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Search for cardiac calcium cycling gene mutations in familial ventricular arrhythmias resembling catecholaminergic polymorphic ventricular tachycardia.

Marjamaa A, Laitinen-Forsblom P, Lahtinen AM, Viitasalo M, Toivonen L, Kontula K, Swan H - BMC Med. Genet. (2009)

Bottom Line: A rare variant (N3308S) with open probabilities similar to the wild type channels in vitro, was evident in a patient with resting VPCs.No disease-causing variants were detectable in the FKBP1B, ATP2A2 or SLC8A1 genes.We report two novel CPVT-causing RyR2 mutations and a novel RyR2 variant of uncertain clinical significance in a patient with abundant resting VPCs.

View Article: PubMed Central - HTML - PubMed

Affiliation: Department of Cardiology, University of Helsinki, Helsinki, Finland. annukka.marjamaa@helsinki.fi

ABSTRACT

Background: Catecholaminergic polymorphic ventricular tachycardia (CPVT) is a severe inherited cardiac disorder caused by mutations predominantly in the ryanodine receptor (RyR2) gene. We sought to identify mutations in genes affecting cardiac calcium cycling in patients with CPVT and in less typical familial exercise-related ventricular arrhythmias.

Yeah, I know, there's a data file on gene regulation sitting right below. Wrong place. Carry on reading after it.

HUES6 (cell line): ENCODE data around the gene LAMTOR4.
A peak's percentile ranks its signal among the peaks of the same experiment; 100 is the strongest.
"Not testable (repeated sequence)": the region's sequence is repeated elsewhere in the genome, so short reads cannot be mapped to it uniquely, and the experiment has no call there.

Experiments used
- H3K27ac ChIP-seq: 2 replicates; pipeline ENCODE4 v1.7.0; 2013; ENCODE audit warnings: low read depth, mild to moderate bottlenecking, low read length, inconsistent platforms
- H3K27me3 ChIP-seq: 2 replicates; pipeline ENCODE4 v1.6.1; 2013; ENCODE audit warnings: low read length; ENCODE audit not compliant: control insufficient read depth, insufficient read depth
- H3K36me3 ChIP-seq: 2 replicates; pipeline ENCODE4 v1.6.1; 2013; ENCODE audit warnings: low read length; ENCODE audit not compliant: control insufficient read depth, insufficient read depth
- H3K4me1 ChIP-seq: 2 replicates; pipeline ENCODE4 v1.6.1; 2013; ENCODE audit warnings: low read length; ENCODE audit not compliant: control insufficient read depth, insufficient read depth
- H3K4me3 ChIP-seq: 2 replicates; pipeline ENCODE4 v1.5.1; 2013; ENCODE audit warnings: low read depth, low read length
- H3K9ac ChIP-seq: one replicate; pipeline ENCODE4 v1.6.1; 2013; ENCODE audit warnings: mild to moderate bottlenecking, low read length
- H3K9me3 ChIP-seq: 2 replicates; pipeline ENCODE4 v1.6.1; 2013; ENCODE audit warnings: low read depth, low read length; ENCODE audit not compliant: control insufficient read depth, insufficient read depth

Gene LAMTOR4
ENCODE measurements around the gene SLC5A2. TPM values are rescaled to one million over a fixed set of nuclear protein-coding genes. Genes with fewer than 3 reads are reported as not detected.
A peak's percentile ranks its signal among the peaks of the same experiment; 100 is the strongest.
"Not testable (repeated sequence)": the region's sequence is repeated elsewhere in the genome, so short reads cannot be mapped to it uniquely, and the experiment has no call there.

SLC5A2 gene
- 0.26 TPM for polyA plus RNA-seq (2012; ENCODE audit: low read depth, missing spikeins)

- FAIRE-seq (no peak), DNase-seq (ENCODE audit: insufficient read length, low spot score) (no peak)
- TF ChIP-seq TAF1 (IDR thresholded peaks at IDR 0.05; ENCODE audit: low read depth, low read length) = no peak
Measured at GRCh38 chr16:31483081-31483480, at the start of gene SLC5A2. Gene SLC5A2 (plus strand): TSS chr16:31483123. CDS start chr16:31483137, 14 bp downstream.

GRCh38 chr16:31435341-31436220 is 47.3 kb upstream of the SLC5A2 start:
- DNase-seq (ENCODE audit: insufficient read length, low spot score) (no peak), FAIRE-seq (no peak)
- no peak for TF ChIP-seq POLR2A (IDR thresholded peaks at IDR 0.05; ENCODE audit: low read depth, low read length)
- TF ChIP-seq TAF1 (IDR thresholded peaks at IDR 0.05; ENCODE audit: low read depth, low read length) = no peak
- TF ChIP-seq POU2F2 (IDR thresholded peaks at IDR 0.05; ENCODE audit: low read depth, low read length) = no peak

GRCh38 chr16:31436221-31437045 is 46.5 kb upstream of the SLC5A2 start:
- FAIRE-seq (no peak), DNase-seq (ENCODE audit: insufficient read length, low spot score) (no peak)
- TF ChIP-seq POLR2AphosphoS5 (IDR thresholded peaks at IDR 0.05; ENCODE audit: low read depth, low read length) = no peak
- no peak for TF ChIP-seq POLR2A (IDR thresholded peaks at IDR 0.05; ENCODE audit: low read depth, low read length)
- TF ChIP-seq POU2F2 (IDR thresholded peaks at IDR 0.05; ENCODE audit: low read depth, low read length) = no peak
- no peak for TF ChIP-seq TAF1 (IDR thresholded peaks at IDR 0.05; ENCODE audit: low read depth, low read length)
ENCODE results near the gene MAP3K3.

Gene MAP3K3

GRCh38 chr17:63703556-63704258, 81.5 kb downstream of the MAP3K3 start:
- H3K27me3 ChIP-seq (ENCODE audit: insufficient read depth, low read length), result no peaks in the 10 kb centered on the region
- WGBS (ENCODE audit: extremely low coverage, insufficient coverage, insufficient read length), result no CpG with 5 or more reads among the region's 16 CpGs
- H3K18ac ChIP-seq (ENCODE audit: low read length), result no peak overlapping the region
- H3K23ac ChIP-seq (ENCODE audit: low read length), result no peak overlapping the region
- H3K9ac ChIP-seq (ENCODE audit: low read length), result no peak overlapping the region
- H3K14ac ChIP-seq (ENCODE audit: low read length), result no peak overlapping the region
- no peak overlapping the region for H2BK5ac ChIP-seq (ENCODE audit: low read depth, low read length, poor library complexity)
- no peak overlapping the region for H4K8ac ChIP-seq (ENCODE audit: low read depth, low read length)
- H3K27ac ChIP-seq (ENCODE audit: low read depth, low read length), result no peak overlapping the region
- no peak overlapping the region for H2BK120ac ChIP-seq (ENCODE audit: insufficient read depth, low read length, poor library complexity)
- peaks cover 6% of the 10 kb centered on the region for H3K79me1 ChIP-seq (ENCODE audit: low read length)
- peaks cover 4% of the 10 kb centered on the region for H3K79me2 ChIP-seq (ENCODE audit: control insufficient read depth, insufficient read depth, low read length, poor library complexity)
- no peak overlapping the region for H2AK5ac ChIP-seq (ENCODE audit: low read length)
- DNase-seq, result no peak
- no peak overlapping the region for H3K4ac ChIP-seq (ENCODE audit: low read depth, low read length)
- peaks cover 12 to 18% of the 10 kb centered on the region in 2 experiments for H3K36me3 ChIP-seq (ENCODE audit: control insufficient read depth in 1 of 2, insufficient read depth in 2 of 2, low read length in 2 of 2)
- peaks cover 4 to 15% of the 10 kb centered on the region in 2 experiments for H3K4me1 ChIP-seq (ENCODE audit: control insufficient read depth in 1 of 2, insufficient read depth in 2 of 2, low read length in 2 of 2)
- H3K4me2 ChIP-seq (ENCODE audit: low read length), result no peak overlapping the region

Methods and results: We recruited 33 consecutive patients with frequent ventricular premature complexes (VPCs) without structural heart disease and often history of syncope or sudden death in family. Sixteen of the patients featured a phenotype typical of CPVT. In 17 patients, VPCs emerged also at rest. Exercise stress test and echocardiography were performed to each patient and 232 family members. Familial background was evident in 42% of cases (n = 14). We sequenced all the coding exons of the RyR2, FKBP1B, ATP2A2 and SLC8A1 genes from the index patients. Single channel recordings of a mutant RyR2 were performed in planar lipid bilayers. Two novel RyR2 missense mutations (R1051P and S616L) and two RyR2 exon 3 deletions were identified, explaining 25% of the CPVT phenotypes. A rare variant (N3308S) with open probabilities similar to the wild type channels in vitro, was evident in a patient with resting VPCs. No disease-causing variants were detectable in the FKBP1B, ATP2A2 or SLC8A1 genes.